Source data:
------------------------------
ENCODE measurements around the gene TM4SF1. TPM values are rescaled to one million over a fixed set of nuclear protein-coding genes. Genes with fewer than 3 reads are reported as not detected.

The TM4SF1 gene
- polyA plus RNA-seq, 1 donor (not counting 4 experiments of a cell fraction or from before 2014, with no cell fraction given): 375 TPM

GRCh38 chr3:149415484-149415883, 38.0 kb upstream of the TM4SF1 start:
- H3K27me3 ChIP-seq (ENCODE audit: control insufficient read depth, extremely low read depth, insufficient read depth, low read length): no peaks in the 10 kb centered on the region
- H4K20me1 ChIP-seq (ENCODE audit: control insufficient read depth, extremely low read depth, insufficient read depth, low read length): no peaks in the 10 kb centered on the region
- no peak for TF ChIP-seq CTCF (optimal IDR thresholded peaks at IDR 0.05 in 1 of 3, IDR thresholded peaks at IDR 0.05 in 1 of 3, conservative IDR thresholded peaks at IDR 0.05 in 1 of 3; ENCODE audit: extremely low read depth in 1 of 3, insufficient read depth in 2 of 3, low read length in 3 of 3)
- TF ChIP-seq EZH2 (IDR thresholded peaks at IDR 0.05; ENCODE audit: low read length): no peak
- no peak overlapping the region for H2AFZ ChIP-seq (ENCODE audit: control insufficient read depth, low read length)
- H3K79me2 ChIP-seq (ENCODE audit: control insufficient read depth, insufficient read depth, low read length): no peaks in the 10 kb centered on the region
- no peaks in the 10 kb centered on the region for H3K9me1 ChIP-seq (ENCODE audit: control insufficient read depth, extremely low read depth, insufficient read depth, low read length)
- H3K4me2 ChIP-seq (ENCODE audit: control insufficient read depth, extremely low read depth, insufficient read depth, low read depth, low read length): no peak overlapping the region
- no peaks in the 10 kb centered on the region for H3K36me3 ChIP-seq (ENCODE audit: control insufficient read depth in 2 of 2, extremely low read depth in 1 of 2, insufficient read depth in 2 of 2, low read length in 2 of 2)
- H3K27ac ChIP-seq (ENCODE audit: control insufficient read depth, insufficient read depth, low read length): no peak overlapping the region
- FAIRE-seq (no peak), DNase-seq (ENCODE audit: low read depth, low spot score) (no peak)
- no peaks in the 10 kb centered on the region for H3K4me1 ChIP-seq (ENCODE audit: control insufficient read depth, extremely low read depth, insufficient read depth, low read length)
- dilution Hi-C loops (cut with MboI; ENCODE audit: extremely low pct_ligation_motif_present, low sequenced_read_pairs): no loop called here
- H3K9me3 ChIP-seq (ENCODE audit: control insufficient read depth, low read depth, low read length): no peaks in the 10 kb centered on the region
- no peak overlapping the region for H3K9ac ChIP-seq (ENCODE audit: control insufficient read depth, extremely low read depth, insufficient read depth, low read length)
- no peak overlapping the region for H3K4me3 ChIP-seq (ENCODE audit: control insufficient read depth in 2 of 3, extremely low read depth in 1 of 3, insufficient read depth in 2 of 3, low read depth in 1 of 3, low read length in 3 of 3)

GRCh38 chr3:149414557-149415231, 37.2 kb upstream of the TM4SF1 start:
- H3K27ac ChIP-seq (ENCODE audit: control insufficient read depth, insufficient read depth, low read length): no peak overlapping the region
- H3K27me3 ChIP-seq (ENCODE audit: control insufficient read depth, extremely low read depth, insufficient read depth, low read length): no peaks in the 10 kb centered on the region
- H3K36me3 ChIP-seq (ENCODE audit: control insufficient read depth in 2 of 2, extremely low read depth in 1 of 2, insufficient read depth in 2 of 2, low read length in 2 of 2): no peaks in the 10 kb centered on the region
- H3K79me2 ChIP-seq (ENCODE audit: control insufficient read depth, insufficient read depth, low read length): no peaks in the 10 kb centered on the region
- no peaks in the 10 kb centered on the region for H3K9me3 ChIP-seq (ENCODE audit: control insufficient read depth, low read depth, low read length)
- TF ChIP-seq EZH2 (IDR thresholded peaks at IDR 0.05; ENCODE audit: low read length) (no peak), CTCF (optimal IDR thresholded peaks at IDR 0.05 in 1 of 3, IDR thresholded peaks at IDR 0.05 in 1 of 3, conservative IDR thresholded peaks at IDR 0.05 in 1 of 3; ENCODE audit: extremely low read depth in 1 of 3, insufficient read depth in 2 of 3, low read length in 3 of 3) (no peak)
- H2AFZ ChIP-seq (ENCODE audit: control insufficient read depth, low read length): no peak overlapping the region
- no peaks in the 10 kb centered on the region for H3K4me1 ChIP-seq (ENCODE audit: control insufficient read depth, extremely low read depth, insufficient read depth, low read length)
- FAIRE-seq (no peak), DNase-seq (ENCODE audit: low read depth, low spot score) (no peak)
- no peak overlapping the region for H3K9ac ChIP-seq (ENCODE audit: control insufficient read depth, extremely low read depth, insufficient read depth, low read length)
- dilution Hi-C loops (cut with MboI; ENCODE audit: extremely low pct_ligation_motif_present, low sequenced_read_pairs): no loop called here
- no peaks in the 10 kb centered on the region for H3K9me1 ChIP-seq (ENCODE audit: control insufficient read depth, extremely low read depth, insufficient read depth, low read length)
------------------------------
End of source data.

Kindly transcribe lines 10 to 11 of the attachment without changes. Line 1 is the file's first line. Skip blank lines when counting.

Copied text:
- H3K79me2 ChIP-seq (ENCODE audit: control insufficient read depth, insufficient read depth, low read length): no peaks in the 10 kb centered on the region
- no peaks in the 10 kb centered on the region for H3K9me1 ChIP-seq (ENCODE audit: control insufficient read depth, extremely low read depth, insufficient read depth, low read length)